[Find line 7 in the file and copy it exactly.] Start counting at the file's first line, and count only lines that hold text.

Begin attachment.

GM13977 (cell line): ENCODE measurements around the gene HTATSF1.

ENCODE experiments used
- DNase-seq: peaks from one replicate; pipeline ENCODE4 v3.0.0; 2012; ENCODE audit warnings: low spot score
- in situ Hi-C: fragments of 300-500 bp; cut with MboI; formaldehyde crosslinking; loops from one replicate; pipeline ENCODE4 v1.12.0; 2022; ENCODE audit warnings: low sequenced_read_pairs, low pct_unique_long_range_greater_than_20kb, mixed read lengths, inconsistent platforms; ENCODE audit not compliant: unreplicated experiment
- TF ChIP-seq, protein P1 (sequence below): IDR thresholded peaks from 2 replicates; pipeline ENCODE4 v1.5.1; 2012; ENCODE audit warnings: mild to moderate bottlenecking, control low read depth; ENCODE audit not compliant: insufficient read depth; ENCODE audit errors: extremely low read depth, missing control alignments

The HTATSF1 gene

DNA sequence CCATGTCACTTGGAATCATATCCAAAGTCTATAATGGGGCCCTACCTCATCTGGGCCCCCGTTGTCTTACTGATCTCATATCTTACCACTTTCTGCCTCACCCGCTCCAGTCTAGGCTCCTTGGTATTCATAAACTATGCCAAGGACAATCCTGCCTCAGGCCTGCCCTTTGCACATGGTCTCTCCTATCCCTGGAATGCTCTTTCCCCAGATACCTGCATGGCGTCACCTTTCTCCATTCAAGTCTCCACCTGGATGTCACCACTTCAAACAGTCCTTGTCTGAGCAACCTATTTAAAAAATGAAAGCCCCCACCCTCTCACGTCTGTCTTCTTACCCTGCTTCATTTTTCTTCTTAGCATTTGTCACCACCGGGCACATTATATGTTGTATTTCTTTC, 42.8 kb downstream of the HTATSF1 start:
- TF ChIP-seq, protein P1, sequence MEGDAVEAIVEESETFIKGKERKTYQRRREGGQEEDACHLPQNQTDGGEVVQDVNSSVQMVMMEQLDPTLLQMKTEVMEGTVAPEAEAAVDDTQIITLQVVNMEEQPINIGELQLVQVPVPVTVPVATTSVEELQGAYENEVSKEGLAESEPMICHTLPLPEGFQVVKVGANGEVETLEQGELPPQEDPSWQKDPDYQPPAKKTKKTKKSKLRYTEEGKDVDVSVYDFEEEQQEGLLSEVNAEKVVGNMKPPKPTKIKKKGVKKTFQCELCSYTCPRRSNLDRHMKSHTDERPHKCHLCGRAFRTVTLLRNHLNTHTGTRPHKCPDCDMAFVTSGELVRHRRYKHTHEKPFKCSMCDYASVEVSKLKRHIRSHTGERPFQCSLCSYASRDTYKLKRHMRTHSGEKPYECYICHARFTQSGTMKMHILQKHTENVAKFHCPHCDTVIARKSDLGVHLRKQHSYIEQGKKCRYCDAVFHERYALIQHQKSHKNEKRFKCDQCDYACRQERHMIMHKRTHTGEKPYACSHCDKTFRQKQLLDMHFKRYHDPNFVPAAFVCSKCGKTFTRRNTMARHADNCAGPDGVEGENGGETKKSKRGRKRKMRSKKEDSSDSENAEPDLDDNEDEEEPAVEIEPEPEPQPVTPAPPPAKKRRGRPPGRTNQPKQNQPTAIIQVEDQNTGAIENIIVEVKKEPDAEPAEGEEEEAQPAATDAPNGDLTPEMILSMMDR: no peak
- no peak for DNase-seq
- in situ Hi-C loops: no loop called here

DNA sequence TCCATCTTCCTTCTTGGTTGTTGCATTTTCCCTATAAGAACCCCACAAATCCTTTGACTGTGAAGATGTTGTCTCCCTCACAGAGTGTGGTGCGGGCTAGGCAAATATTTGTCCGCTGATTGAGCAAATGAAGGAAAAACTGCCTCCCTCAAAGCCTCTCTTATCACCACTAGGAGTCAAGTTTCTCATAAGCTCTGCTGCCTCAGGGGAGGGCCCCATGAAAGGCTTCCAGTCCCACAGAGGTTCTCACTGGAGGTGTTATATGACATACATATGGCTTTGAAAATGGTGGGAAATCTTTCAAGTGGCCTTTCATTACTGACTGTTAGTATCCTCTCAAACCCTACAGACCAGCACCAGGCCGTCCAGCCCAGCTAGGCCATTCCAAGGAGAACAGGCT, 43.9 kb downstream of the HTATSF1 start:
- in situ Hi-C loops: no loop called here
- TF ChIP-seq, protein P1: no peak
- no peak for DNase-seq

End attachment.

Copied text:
DNA sequence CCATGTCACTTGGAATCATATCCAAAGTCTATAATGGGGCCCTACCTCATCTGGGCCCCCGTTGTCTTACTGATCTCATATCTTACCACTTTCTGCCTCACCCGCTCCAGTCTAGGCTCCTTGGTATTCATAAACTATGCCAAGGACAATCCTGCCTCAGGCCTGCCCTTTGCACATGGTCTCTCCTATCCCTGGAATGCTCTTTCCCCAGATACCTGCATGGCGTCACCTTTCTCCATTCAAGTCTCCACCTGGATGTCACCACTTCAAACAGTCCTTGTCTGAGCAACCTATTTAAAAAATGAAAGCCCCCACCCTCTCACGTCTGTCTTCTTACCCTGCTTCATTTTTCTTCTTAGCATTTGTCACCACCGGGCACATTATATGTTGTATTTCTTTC, 42.8 kb downstream of the HTATSF1 start: